Five ways to up your Instagram marketing game
1. Plan, plan, plan!
My number one tip for Instagram marketing is to plan your content in advance. If I had a pound for each time I was asked “why aren’t we getting any new followers?” and “why is our engagement so low?” then I’d be writing this article poolside in my Hollywood Hills duplex.
For startups, who fly by the seat of their pants, finding the time to create social media content is a problem of time and/or budget constraints, and for more established businesses, content often goes a bit stale over time. So how can planning your social media content increase acquisition and engagement rates? I would ask you to consider the following.
- Rushed content is usually sub-standard and has a higher chance of having grammatical errors and typos than a planned piece
- No research = pointless posts – do your audience even care what your content is about? Do they want to see it?
- You can quickly veer away from your Instagram marketing strategy without proper planning and therefore miss the objectives and goals you set out to achieve
- You’ll work much more effectively and efficiently when you plan If you’re still not convinced, look at it this way – would you rather publish a week’s worth of second-rate posts that nobody cares about or one researched piece of content you know will resonate with your audience and get them interacting with you?
You’ll be pleased to know that planning your content on Instagram can take as little as half an hour a week with a bit of organisation and the right tools.
First off, you’ll need to create a content plan (a.k.a. content calendar), you can find a basic one I created, here.
Make a copy of the plan then populate your copy with everything you want to talk about throughout the year, for example, In April you might want to cover Easter and in December, Christmas.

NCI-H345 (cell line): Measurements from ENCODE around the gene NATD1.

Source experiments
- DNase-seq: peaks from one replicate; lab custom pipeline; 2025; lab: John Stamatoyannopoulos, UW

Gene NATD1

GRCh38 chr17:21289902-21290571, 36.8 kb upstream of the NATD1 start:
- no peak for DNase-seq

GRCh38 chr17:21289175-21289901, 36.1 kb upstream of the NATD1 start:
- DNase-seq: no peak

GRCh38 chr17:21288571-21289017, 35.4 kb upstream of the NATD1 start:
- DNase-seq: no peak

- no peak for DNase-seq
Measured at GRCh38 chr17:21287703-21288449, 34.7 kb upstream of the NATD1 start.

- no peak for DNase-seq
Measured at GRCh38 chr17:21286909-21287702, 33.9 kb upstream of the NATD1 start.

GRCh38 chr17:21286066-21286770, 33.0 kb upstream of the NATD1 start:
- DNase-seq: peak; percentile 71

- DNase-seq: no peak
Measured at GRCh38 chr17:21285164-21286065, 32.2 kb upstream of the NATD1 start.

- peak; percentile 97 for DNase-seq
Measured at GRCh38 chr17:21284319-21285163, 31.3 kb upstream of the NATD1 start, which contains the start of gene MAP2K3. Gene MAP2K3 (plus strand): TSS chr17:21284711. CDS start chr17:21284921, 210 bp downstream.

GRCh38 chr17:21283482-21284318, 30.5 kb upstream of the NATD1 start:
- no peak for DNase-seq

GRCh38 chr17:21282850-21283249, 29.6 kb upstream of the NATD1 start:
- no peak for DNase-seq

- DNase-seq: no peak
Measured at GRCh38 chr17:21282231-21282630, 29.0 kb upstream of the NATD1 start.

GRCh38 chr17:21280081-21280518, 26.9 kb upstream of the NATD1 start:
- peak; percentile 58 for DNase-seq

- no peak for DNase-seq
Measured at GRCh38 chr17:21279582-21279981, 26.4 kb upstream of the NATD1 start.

Once you have the bare bones of what you have coming up during the year, you can start to look at how that content will play out weekly. Take a look at the below screenshot of an example content plan and think about what types of posts you would want to use for each piece of content – should you create some Instagram stories for your PR event in July? How many stories will there be?
If you’re really strapped for time, you could stop the planning here and check the calendar each day to remind yourself what you wanted to post. Or, you could go all-in and write in your content in full every week – this is useful for those that want to schedule lots of content at once, or if a senior member of the team needs to approve it.
So, what else do you need to be able to plan your content effectively and efficiently? How about an Instagram profile feed designer? My favourite app at the moment is Feedr. It’s free to use and allows you to quickly test out how your content will look in your Instagram feed – a must if you want to create interesting grids like the below example. This app is available for free on iOS and Android, so there’s no excuse for not having a play with the features.
My new clients often worry about the time it could take to set up planning documents, but believe me, it becomes second nature in no time, and you’ll be working much more efficiently and effectively once you get going.
2. UGC is your friend & made for
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Sharing follower content isn’t a new tactic, but can often be overlooked in favour of some readily available stock imagery. Tapping into other user’s creativity helps you in two ways.
- You get a free piece of content
- The user gets a mention by your brand
Adobe knows precisely how to curate user content and has made an entire Instagram feed out of other user’s content – and doesn’t it look AMAZING? This tactic works as I described above; Adobe gets a killer feed, and the user gets their work featured by one of the biggest names in the creative industry. Adobe regularly changes the content theme for its feed, just look at the stunning imagery being offered up for the #Adobe_Wild UGC campaign, below.
How can you translate this into your own Instagram content strategy? Start by running a few searches on hashtags that are relevant to your brand and discovering the content around your themes. Once you’ve identified a few likely candidates, reach out to them to see if they’d be interested in allowing you to re-post their photo. You should be very clear in what you’re asking for and assure them that you will credit them in your post (usually by tagging them in the photo and also adding their Instagram handle in the copy of your post).
3. Check you’re using all the fancy features